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Physically based rendering basically means that you strive to have realistic materials and lighting calculations. The way you do this can vary a bit (or a lot) depending on application, but the main idea is that no material can reflect more light back than hits it, and preferably you want to measure the Bidirectional reflectance distribution function (or ...


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Look into "Hardware Instancing." This let's you store multiple transform matrices in a buffer. However, if nothing is particularly changing with these meshes I would have them all in a few VBO's. http://www.gamedev.net/page/resources/_/technical/opengl/opengl-instancing-demystified-r3226


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Use multiple World matrices to draw the same geometry over and over. I come from XNA, but was able to Google my way to this point in a few minutes. Someone that knows what their doing could post a much better answer in a similar number of minutes, if they wanted. I don't know how to write the commented parts... glClear(GL_COLOR_BUFFER_BIT); ...


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In theory, it will take the same time to render regardless. However, if a point occluded points in the back, then some pixels may be discarded before they are rasterized (because they failed the depth test), and I can imagine that that would be slightly faster.


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Physcially-Based Rendering (PBR) is really a modern tag people use to refer to the trend of making the rendering system "correct" with regard to the real-world physics of light interacting with surfaces, rather than an exact definition of a full rendering system. In other words, I would say PBR is more a definition of the aspiration of the system than what ...


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The basic difference is simple: The standard Rendering pipeline configures the GPU so it processes data as vertices, then rasterizes them into points/lines/triangles, and then processes the result as pixels which are written into a buffer using optional blending. A DirectCompute shader just takes data from a buffer and then process them in parallel to ...


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The idea of phsically based rendering is to reach a closer approximation of how light behaves in the real world and use this model to generate a 2d impression of a 3d scene. This is basically what we are doing since the invention of 3d graphics, just with more simplified models of optics. So yes, PBR is mostly a buzzword. A perfect approximation of ...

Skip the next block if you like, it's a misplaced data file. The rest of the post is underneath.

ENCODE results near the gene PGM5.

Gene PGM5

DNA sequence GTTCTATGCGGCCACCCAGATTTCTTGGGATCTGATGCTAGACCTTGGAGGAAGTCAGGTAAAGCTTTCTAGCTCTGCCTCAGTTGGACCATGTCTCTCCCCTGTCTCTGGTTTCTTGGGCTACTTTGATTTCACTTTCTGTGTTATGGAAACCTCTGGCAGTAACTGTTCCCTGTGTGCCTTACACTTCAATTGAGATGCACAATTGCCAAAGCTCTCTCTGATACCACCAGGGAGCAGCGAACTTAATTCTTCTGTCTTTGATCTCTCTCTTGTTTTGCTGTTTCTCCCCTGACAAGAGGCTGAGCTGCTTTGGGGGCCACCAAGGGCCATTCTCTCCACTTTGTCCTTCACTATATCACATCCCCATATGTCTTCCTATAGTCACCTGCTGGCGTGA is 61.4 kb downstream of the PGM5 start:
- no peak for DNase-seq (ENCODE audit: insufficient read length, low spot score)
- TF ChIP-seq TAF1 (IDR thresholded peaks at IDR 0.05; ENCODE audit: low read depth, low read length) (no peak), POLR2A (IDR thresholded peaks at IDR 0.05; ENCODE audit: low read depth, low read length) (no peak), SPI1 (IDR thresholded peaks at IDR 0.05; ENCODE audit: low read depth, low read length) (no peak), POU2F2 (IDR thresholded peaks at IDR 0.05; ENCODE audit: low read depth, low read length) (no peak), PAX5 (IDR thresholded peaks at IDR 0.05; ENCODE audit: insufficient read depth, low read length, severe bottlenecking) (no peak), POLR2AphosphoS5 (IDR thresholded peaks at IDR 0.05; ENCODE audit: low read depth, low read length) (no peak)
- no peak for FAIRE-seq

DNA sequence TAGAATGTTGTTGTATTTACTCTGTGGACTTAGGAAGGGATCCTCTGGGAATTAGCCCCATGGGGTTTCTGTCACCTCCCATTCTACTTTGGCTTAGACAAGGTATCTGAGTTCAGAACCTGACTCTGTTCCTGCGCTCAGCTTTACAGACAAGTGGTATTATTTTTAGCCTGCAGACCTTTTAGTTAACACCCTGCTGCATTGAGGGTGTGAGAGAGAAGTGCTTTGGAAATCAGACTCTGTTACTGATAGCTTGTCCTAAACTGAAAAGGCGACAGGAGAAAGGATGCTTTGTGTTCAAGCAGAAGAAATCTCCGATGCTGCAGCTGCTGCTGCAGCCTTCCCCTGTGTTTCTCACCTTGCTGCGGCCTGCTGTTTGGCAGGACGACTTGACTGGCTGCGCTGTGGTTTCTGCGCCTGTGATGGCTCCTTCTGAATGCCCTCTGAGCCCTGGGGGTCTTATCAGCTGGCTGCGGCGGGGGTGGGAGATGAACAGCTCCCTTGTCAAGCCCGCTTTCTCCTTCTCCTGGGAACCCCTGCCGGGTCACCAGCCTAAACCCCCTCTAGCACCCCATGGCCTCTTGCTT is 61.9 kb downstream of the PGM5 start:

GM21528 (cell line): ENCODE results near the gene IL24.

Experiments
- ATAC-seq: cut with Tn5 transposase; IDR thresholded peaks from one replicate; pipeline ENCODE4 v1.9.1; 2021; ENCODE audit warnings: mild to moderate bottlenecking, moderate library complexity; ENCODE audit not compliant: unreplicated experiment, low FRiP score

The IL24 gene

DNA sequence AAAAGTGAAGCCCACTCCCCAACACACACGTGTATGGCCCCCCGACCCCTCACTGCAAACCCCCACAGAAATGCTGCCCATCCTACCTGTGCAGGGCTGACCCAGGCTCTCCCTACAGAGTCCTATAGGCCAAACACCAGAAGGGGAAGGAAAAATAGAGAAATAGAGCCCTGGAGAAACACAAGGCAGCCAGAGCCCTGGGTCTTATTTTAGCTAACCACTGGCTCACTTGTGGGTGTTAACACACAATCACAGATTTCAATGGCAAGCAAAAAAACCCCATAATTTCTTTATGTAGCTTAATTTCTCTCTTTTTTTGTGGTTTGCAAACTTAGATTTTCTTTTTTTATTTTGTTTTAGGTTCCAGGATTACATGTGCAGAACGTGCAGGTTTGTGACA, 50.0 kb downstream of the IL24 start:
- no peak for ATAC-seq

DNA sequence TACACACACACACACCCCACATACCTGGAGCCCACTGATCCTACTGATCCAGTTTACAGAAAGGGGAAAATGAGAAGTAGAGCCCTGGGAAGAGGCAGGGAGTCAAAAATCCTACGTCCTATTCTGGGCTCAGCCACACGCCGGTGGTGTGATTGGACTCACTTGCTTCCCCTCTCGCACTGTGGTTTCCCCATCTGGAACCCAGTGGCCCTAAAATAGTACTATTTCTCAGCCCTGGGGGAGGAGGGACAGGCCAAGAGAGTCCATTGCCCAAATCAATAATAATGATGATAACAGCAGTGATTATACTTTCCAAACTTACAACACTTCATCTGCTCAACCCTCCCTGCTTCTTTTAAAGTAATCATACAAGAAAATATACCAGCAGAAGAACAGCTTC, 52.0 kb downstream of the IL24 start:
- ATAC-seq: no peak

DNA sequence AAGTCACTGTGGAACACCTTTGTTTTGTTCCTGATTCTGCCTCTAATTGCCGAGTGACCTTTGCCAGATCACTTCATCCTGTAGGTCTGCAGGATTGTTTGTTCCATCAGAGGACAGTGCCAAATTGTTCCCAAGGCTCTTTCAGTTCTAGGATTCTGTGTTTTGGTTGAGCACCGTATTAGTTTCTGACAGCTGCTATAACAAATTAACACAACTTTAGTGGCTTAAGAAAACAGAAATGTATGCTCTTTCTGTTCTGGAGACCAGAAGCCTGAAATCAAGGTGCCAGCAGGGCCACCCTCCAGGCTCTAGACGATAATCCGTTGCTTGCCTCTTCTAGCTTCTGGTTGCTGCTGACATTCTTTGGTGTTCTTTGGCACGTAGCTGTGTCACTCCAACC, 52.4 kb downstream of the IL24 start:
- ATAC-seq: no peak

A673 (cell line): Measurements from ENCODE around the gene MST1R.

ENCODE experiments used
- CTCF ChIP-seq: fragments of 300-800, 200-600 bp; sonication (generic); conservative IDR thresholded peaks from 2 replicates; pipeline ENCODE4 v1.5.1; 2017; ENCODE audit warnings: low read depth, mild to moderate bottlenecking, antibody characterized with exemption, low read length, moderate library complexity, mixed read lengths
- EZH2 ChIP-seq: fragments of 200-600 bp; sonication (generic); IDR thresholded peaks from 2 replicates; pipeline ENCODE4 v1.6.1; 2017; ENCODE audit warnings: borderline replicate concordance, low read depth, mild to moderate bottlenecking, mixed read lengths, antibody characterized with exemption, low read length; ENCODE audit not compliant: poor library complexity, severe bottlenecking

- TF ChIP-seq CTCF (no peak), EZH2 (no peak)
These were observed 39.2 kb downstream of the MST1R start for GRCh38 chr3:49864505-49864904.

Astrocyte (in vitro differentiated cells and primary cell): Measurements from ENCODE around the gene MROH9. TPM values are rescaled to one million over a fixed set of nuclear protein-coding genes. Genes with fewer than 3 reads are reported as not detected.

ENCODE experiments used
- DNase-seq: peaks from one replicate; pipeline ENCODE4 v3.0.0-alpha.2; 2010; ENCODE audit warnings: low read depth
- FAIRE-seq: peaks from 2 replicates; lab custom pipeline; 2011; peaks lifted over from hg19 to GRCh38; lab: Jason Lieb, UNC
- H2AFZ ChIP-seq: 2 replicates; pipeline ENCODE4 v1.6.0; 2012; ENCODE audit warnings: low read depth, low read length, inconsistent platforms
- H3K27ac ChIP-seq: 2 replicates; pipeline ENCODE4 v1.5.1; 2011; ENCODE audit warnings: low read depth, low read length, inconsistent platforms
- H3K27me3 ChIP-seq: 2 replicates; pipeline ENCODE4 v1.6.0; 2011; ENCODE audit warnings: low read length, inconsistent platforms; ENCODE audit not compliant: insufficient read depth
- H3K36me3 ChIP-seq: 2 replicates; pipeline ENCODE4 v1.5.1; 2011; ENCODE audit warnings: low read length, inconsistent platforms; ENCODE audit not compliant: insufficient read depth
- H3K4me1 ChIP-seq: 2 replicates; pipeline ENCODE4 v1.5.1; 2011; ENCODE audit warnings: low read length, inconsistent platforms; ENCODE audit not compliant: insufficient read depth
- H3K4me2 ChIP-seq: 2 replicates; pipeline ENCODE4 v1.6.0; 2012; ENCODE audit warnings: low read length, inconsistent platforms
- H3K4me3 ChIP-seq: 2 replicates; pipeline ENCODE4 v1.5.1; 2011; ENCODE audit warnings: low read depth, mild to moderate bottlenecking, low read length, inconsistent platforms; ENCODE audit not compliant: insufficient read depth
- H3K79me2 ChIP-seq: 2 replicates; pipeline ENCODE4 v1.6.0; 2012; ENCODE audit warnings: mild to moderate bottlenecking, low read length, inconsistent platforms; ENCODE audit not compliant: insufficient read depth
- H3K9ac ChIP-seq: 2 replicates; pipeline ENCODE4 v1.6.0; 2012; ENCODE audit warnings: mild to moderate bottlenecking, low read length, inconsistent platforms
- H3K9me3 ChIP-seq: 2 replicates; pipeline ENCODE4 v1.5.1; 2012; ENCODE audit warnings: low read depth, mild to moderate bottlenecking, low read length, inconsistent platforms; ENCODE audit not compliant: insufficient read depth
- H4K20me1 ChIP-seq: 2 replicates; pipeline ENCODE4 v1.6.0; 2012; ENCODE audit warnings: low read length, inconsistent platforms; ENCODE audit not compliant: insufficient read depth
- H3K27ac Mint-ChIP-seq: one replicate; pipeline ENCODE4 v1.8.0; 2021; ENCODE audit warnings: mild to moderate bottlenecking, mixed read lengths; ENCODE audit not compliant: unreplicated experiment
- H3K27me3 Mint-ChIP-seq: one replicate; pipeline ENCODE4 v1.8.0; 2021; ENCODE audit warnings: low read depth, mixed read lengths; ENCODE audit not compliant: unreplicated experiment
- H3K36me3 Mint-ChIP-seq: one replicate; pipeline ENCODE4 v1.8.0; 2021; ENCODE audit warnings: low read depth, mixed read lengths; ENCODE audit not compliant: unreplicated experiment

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Rendering is a very generic term which is basically can be defined as "creating an image", which can be, obviously, created in many ways. For example if you fill memory with color values (software rendering) it is also a "rendering". Shaders are completely other thing. They are related to how modern GPUs work. Say you want to render a triangle. You supply ...


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To begin with, most real time rendering is done by rasterization, rather than ray tracing. While much faster, it means that we're essentially imitating how light works rather than simulating it. We get an even bigger speed boost by "baking" our static lighting information into the environment. Ambient lighting is the base level of light, or the minimum ...


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You should have only 1 VBO that contains all of your squares and render it in one single draw call. Use a texture atlas to combine all your snowflake textures. Also, look into using a geometry shader to do point sprite expansion, this can reduce your VBO to a single vec4 encoding it as (position.x, position.y, position.z, angle). Have the geometry shader ...


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Those terms are very imprecisely defined, and their definitions will vary from person to person, or from engine to engine. There is a quick and easy introduction at this page, you may want to take a look at it. I've only done games, so I can't tell you much about films. This being a game development Q/A, it is unlikely that you will find many people with ...


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If what you have is indeed are the same models, just scaled differently, then you can create just one of each models/shapes. Then, at render, pass a model transformation matrix that will move/rotate/scale the model in vertex shader as it should be.



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